DOT: How State’s Economy Can Ride the Rails
A 21st century makeover of Connecticut’s railways would benefit the state’s economy in numerous ways, according to a long-term plan developed by the Department of Transportation.
DOT Commissioner James Redeker unveiled the State Rail Plan 2012-2016 to a combined meeting of the legislature’s Finance and Transportation committees recently in Hartford.
It’s an expansive vision outlining “a system that provides high-speed, intercity, regional commuter and freight services that will be a catalyst for smart growth, encourage greater mobility, promote the state and regional competitive advantage in the global economy, decrease highway and aviation congestion, reduce energy use, and improve air quality.”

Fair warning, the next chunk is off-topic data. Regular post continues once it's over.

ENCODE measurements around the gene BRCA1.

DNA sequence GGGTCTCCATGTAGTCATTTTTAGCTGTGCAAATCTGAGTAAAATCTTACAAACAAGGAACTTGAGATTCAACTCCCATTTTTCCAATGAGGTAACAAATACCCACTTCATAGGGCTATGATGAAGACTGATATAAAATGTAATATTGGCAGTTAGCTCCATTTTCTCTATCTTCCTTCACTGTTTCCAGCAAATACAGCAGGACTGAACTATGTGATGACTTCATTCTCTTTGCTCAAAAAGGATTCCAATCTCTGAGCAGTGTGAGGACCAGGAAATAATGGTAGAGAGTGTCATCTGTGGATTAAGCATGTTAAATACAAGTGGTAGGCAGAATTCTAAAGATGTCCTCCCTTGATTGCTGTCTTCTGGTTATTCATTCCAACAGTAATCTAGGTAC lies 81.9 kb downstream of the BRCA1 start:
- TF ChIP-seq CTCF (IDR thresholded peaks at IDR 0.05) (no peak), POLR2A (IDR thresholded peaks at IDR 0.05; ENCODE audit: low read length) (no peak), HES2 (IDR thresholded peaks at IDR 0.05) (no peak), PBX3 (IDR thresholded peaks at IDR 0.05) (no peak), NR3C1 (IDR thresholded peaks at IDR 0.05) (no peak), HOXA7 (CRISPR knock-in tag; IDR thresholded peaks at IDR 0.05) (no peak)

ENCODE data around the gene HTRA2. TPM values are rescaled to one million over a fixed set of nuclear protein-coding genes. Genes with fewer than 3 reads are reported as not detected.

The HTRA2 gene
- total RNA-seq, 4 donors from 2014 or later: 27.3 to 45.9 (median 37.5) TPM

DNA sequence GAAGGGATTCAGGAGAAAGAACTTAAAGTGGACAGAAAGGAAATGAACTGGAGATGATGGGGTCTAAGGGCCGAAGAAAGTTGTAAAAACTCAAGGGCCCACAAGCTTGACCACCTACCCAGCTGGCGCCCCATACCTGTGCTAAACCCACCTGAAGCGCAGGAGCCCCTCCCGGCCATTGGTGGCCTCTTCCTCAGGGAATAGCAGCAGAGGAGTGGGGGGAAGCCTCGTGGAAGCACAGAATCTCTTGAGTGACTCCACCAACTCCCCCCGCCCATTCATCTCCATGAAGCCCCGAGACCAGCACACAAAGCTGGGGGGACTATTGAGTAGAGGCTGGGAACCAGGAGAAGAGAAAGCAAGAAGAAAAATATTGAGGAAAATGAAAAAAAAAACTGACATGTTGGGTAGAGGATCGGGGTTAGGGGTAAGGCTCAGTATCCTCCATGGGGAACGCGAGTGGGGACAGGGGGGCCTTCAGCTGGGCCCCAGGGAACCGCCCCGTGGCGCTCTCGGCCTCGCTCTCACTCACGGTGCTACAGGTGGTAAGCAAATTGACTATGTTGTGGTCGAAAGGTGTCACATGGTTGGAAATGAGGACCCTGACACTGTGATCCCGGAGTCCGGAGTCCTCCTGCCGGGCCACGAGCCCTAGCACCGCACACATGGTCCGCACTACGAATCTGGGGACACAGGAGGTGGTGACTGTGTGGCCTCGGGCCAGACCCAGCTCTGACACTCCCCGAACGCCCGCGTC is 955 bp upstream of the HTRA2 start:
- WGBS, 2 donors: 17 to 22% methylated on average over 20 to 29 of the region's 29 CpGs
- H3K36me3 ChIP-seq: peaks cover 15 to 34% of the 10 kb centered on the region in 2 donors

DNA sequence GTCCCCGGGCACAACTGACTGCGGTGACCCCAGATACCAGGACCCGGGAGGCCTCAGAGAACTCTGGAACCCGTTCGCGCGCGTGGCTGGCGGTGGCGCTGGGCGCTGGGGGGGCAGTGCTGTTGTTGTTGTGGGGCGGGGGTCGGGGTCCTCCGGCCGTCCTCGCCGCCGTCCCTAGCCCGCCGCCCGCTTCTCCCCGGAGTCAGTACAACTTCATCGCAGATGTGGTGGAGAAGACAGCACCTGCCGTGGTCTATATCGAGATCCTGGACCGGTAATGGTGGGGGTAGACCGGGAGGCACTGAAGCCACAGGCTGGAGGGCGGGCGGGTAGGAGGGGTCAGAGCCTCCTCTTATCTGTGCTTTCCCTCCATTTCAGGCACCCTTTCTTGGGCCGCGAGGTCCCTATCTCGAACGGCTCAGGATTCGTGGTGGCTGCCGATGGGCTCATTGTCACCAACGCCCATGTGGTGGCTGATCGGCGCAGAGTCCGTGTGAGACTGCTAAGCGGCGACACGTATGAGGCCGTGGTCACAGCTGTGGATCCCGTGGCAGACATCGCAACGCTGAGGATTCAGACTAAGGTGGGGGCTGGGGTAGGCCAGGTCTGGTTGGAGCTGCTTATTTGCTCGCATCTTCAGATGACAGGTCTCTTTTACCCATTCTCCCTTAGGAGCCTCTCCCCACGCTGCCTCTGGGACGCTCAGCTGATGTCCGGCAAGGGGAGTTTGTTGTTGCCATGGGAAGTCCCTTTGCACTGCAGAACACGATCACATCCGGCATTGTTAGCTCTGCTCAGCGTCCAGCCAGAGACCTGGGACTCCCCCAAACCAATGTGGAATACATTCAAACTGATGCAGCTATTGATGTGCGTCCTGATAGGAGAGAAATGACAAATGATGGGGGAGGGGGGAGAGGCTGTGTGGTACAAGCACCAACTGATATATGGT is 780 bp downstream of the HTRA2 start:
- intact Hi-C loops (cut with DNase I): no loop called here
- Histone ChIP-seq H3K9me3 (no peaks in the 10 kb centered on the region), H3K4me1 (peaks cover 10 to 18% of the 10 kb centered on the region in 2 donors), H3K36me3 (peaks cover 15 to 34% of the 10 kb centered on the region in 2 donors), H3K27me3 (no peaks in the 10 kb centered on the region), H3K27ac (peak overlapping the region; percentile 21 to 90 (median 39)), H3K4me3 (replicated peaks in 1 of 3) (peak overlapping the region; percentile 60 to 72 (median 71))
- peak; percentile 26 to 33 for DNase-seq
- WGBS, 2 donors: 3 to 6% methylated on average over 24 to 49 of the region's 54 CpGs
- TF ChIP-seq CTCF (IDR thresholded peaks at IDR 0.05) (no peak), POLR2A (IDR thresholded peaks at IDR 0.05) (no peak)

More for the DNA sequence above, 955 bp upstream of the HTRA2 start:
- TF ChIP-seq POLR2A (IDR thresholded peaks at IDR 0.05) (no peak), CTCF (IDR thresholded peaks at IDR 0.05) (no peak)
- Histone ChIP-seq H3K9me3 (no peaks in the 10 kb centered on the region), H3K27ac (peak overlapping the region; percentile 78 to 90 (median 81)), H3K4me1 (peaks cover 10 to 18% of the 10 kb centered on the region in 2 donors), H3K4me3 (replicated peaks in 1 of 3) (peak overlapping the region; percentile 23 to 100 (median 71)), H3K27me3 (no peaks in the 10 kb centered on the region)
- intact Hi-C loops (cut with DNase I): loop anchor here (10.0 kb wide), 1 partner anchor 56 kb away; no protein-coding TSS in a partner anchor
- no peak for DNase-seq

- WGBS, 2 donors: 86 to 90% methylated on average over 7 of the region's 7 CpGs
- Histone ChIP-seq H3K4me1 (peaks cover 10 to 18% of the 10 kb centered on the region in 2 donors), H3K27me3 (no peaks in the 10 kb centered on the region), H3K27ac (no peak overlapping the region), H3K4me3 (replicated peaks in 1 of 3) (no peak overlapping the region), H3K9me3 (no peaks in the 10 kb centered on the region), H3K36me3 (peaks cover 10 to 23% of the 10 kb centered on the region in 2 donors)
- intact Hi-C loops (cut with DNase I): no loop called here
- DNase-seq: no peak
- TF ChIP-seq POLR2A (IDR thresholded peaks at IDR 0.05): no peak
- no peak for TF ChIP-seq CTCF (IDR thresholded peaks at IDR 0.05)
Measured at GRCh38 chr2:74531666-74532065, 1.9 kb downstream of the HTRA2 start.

However, Commissioner Redeker said the plan comes with a big string attached—enough funding to make it happen. There’s not nearly enough now, and the immediate prospects from state and federal funding sources are not promising.
But the point of the study was to put everything on the table to see what’s necessary to fulfill the potential of Connecticut’s railways.
Said the commissioner, the plan is “not based on the least cost [but] on the most benefit.”
CBIA believes that upgrading Connecticut’s railways is necessary to having a transportation infrastructure that can sustain a growing economy. With limited state and federal resources available, however, state policymakers will have to make strategic choices.
For more information, contact CBIA’s Eric Brown at 860.244.1926 or firstname.lastname@example.org.
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